meeting adversity with companionship
In a Pursuit of Fresh Air
By: Kate Speer
Kate is a passionate writer, a longtime friend of Skida, and dog enthusiast. Kate has two service dogs, Tugboat and Waffle. A skilled writer, speaker and marketing professional, Kate writes with brazen honesty about mental health and her past experiences with a decade-long, psychosis-inducing misdiagnosis. Kate lives in Vermont with her husband, Dave and their two pups.
My family didn’t go to church. We went to the mountains. They taught me to be me - wild, bold, challenging, unabashedly myself, and worth every single moment of discomfort and challenge. Mountains were both a manifestation of my humanity and my greatest teachers.
When I was misdiagnosed at 18 with Bipolar Disorder, the medications stole many things from me. They didn’t just take my mind or my twenties though. They took my body too. Originally an athlete recruited to play lacrosse at a D1 school, my fortitude and athleticism were somehow gone, almost overnight.
In place of weekends spent climbing mountains and family vacations in the Cascades or Whites, I found myself on the bathroom floor violently nauseous from medication side effects or in a locked psych unit as I battled a bout of psychosis.
I often wonder how I did it – how I survived like that for a decade. But the truth is, it wasn’t revolutionary & it certainly wasn’t anything miraculous. I just kept going, like you always do after a false summit or exhaustion-induced sandwich break. And after a decade of persistence and almost landing in a locked psychiatric unit in perpetuity, I was granted a second chance at life. A doctor discovered that my symptoms were not the result of Bipolar Disorder but instead, side effects of the very medications I was taking for the condition which I did not actually have.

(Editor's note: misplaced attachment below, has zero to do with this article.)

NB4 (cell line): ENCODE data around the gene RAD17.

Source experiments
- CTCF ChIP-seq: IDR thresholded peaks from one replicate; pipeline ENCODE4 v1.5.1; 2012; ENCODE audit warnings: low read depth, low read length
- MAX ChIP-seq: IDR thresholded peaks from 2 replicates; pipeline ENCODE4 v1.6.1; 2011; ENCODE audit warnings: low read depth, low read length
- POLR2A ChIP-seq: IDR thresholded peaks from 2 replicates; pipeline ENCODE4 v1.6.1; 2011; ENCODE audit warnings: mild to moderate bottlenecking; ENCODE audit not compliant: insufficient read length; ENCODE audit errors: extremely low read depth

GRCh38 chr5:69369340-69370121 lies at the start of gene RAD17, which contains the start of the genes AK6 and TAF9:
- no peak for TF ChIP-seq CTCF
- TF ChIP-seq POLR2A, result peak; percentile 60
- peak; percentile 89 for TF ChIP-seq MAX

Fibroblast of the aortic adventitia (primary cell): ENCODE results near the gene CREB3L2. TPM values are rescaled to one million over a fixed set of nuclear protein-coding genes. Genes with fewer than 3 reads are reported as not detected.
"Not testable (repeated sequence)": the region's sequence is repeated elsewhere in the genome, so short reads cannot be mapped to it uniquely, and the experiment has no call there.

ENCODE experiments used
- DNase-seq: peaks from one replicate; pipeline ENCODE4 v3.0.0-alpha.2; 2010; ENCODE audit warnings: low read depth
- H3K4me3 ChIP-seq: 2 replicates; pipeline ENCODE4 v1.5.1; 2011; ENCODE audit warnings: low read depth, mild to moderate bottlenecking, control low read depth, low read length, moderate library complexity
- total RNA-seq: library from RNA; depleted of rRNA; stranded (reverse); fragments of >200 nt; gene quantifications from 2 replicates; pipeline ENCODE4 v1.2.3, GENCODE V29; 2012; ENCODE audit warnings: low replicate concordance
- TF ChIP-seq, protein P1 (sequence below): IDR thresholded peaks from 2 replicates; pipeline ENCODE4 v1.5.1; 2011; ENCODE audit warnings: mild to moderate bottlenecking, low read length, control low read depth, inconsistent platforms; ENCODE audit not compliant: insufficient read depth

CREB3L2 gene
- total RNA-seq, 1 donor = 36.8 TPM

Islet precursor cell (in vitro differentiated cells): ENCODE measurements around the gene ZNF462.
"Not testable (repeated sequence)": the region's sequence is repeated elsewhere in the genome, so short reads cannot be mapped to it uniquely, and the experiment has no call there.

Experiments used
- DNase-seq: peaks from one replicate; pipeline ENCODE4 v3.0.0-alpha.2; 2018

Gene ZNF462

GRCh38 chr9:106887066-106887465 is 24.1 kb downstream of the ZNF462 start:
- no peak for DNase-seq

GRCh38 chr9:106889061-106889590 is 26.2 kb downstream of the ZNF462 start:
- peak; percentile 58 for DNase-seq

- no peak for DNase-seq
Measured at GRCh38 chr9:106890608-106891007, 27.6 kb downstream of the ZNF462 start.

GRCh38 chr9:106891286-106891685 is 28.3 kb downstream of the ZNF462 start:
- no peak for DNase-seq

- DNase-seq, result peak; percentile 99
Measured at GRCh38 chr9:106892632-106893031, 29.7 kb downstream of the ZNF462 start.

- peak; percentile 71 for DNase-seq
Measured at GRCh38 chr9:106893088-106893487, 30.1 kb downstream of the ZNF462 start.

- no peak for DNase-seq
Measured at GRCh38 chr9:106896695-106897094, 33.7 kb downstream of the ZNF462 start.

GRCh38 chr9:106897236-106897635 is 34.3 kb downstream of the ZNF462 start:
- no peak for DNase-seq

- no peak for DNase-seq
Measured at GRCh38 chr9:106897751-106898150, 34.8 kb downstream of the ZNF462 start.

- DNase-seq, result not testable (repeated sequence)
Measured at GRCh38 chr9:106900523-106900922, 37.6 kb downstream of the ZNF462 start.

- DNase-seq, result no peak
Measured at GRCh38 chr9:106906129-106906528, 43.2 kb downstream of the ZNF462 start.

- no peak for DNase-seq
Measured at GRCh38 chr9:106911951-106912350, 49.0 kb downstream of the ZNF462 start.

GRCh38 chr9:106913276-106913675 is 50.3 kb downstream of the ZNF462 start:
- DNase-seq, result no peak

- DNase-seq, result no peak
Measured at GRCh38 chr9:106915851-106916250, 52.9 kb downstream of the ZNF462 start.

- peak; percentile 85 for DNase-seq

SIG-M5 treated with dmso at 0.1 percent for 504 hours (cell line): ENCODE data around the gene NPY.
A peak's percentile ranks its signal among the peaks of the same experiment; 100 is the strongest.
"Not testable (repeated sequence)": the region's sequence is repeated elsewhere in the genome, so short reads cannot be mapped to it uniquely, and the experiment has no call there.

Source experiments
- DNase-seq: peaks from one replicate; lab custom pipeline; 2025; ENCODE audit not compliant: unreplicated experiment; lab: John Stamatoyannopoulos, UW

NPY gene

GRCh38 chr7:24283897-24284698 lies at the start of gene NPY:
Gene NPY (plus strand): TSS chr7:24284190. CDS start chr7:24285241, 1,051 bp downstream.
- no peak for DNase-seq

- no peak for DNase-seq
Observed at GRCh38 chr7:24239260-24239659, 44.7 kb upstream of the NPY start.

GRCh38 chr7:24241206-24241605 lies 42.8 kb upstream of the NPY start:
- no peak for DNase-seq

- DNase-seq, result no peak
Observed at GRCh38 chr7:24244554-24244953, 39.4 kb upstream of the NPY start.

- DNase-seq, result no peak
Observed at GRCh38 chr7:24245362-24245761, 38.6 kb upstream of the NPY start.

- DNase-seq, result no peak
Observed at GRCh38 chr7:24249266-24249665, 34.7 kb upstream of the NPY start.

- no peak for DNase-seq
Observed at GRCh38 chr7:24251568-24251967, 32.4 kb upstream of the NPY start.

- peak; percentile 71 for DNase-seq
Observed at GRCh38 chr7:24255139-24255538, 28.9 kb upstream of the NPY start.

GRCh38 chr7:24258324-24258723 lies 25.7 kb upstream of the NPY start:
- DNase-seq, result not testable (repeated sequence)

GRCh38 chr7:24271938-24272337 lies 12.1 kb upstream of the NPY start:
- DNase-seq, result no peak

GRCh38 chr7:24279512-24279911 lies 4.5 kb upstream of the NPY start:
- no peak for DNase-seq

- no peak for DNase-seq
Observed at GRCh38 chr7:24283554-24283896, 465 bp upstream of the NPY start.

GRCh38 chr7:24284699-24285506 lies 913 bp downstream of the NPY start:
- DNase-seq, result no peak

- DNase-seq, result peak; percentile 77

I took this second chance at life and threw everything I had at it – grit, tenacity and so much gratitude. I also took a chance and got a dog, Waffle, to join me as I fought my way off disability and towards a future worth living. Trained in cortisol alerts and PTSD tasking, she opened door after door and soon enough, she also opened back up the possibility of trailhead after trailhead.
"I also took a chance and got a dog, Waffle, to join me as I fought my way off disability and towards a future worth living. Trained in cortisol alerts and PTSD tasking, she opened door after door and soon enough, she also opened back up the possibility of trailhead after trailhead."
We’ve spent the greater part of the last 8 years together in pursuit of fresh air and adventure. Each day outside holds something I never thought possible – true freedom.
A couple of weeks back, my family & I climbed Mount Moosilauke — it’s a short hike for my fam — a nice 10-mile loop we packed into an afternoon. At the top, the breeze was ripping so my parents & sister began to descend before Waffle, Tugboat (her successor and our newest pack member) & I did. But we don’t mind the breeze or the wind. We don’t mind the thunderstorms approaching. No, we don’t mind at all because together, we got my body back and my mind back too.
And finally, finally, I have my mountains again and I know that they gave me my stubborn fight to keep going no matter the rage of the weather, the beast of the climb, or the hell of the doubt the mind conjures at every single heavy step."
Here's how you can help 🐾
During the month of May, we are donating a portion of all dog bandana proceeds to Foliage Retrievers Service Dogs, a non-profit that trains psychiatric service dogs for civilians facing PTSD.